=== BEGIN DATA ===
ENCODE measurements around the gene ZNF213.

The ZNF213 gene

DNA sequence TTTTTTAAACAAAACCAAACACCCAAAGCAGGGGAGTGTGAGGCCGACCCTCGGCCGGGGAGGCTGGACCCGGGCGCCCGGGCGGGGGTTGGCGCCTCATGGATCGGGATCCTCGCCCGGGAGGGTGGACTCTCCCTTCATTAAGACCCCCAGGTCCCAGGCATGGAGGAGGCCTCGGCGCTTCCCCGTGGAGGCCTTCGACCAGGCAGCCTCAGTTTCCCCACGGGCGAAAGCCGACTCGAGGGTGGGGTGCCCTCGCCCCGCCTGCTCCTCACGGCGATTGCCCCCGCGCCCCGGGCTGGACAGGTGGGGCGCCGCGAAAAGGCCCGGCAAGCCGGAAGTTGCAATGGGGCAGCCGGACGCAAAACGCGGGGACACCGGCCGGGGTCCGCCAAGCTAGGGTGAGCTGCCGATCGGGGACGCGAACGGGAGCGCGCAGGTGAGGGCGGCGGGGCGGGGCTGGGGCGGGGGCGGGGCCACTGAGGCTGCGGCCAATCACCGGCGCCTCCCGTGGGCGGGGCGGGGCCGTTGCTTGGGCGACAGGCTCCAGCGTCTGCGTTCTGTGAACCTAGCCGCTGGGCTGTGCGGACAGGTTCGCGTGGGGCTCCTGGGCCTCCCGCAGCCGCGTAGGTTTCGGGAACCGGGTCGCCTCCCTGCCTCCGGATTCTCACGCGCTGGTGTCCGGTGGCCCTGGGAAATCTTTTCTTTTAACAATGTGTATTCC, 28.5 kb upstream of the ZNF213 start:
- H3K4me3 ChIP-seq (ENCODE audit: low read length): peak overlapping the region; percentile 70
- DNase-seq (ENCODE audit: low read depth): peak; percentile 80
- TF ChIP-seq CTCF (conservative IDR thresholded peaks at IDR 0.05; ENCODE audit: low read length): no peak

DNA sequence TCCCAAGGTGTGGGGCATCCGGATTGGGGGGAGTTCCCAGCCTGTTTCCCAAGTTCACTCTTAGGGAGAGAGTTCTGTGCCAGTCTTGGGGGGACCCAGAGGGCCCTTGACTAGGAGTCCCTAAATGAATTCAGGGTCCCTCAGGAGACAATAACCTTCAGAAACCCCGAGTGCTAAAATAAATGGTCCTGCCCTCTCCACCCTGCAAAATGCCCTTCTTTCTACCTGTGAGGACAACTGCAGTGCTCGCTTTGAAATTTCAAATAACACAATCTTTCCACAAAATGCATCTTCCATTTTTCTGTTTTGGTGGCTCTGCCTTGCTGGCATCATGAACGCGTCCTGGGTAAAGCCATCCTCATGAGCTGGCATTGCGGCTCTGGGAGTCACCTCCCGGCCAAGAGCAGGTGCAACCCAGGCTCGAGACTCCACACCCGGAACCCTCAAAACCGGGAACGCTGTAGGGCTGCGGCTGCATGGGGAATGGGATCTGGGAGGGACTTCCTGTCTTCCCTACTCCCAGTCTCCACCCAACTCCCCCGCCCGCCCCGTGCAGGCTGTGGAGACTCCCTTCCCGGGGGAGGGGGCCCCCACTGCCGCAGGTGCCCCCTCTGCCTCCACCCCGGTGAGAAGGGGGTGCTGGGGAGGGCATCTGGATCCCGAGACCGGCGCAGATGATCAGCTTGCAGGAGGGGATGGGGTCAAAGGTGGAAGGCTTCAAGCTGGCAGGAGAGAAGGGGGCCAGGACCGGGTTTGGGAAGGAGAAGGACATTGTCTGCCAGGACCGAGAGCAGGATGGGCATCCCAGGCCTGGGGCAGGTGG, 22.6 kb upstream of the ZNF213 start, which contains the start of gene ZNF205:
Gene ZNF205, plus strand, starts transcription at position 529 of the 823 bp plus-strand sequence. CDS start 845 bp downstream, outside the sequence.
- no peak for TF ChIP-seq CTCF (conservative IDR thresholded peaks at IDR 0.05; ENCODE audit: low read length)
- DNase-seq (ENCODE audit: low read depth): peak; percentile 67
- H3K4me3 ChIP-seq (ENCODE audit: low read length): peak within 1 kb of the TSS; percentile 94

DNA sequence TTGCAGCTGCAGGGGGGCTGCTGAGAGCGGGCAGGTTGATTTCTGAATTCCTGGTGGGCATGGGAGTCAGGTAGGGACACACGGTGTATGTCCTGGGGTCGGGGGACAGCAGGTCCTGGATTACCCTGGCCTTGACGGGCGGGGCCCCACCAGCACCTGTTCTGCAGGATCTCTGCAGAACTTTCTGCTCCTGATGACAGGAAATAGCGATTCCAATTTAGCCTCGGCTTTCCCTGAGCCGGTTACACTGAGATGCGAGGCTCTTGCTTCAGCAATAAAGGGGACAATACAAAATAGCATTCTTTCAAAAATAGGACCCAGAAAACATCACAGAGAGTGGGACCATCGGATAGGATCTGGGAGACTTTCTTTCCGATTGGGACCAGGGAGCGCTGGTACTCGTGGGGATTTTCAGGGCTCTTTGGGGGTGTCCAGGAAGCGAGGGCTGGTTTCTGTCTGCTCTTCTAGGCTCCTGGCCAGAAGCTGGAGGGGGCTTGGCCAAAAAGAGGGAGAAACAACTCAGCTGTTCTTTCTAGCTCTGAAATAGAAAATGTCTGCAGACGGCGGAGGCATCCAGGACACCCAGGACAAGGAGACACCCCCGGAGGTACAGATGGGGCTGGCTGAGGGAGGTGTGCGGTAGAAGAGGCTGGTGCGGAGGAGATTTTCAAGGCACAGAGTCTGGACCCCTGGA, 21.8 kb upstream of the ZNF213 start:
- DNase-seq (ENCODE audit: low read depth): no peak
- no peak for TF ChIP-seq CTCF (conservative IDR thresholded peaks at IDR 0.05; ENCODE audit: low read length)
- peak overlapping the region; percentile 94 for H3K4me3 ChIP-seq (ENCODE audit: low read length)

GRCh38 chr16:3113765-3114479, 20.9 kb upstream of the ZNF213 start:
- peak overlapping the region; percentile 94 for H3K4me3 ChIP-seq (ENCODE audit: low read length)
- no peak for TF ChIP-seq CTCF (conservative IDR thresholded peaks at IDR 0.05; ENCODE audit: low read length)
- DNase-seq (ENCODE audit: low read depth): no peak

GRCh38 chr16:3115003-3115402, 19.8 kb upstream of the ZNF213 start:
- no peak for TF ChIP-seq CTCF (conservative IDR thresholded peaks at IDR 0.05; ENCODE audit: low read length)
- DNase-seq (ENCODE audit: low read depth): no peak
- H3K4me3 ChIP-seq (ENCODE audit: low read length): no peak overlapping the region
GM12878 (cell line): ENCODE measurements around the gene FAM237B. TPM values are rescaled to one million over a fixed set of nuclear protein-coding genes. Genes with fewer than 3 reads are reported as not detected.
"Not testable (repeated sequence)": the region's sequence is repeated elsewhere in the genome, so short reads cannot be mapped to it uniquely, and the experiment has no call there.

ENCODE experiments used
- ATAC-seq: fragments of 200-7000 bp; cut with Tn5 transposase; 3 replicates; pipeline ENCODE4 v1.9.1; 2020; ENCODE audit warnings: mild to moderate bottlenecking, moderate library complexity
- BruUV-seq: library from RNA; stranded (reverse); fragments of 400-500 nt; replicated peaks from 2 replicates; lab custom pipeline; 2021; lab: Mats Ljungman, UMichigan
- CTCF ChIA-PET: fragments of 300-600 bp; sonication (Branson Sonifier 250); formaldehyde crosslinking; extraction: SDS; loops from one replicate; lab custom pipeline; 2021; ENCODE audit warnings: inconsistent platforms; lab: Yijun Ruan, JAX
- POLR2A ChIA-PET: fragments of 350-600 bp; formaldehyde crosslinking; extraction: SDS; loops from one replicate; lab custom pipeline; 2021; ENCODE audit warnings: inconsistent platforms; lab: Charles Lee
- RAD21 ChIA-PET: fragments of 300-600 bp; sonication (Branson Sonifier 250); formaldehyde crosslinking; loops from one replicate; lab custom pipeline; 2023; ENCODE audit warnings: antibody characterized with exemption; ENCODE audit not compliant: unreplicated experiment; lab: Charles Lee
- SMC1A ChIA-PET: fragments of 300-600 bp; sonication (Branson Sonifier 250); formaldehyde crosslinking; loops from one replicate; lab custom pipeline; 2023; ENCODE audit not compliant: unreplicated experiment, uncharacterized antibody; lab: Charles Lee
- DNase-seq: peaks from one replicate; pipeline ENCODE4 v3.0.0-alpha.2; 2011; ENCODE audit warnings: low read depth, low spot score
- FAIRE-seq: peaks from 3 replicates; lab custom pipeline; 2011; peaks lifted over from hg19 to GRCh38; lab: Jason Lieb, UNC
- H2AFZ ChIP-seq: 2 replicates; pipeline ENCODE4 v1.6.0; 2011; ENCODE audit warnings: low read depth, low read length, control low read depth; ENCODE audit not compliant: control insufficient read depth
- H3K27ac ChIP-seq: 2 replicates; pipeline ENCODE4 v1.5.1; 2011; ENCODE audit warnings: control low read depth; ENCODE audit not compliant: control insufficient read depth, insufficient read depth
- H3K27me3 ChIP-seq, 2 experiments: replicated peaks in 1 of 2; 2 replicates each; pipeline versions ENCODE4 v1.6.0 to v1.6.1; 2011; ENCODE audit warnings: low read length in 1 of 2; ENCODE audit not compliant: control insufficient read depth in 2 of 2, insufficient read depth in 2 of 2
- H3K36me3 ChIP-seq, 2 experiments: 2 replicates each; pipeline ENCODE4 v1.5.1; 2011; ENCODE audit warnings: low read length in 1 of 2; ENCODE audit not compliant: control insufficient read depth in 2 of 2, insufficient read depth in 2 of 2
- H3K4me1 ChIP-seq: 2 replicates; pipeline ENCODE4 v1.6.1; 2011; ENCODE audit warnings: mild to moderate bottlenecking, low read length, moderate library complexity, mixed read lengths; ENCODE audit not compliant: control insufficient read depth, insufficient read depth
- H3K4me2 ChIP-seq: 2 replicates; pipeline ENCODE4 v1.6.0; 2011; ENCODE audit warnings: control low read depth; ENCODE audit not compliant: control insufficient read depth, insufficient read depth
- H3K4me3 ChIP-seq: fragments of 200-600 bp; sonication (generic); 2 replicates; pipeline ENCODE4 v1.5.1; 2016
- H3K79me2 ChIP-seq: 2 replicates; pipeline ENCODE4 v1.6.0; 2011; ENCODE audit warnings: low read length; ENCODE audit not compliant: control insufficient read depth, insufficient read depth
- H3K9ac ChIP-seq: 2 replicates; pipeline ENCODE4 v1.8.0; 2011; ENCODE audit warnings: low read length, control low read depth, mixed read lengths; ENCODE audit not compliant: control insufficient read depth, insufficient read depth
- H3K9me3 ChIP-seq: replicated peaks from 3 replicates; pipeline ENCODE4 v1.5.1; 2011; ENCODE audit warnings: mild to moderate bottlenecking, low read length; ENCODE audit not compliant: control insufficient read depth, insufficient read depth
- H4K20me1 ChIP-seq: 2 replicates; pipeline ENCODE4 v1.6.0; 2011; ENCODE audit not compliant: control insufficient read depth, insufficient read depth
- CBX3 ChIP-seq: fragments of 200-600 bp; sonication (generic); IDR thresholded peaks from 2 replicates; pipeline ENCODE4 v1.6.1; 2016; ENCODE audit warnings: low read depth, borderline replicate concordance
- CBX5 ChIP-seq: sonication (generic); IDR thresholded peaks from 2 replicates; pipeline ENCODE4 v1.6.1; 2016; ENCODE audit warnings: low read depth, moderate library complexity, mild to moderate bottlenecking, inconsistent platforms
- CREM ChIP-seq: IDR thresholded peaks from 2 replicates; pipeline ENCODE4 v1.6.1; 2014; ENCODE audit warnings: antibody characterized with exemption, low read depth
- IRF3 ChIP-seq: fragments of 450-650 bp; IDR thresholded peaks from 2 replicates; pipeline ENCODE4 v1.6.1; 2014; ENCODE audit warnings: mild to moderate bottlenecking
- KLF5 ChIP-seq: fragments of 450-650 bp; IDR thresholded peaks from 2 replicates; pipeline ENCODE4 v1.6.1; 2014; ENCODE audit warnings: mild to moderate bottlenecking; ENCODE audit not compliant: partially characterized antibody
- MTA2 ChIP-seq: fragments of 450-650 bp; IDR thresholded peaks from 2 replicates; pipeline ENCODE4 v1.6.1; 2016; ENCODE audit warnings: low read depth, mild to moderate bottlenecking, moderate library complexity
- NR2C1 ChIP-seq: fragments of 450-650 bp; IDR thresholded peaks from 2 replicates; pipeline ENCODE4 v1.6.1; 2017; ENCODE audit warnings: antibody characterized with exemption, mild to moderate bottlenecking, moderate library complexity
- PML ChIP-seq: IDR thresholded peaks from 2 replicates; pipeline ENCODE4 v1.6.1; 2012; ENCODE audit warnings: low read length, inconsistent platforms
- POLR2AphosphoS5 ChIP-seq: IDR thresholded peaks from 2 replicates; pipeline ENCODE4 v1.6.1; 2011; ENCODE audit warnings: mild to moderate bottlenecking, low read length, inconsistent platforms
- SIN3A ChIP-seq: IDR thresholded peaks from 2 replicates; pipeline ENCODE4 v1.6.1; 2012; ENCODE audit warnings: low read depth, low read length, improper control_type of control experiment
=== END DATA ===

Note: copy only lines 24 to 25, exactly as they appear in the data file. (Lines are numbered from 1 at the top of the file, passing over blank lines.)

GM12878 (cell line): ENCODE measurements around the gene FAM237B. TPM values are rescaled to one million over a fixed set of nuclear protein-coding genes. Genes with fewer than 3 reads are reported as not detected.
"Not testable (repeated sequence)": the region's sequence is repeated elsewhere in the genome, so short reads cannot be mapped to it uniquely, and the experiment has no call there.